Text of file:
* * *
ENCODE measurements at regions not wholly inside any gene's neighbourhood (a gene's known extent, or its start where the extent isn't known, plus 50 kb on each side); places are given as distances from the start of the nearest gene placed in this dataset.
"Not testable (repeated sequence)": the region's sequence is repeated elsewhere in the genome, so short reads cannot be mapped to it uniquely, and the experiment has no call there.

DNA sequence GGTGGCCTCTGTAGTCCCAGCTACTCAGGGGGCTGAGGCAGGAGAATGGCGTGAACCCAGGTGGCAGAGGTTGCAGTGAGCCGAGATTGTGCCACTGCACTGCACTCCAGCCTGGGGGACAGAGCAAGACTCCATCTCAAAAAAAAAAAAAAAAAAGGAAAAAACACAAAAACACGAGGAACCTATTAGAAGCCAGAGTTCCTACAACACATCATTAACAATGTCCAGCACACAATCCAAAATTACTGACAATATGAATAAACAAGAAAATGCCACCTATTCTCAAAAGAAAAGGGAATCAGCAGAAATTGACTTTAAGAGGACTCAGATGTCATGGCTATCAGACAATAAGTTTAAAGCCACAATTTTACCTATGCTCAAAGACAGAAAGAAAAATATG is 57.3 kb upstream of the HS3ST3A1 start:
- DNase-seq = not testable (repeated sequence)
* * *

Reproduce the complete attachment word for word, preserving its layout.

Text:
ENCODE measurements at regions not wholly inside any gene's neighbourhood (a gene's known extent, or its start where the extent isn't known, plus 50 kb on each side); places are given as distances from the start of the nearest gene placed in this dataset.
"Not testable (repeated sequence)": the region's sequence is repeated elsewhere in the genome, so short reads cannot be mapped to it uniquely, and the experiment has no call there.

DNA sequence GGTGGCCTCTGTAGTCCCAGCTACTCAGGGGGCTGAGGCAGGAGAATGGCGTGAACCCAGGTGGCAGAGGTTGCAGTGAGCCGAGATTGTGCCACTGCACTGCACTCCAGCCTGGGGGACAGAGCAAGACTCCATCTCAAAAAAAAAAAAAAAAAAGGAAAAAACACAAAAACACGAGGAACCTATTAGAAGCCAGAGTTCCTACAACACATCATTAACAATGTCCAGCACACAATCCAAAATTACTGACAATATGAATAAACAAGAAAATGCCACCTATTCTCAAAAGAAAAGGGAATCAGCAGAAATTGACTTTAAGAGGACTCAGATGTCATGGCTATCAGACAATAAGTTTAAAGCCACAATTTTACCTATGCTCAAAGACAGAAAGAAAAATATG is 57.3 kb upstream of the HS3ST3A1 start:
- DNase-seq = not testable (repeated sequence)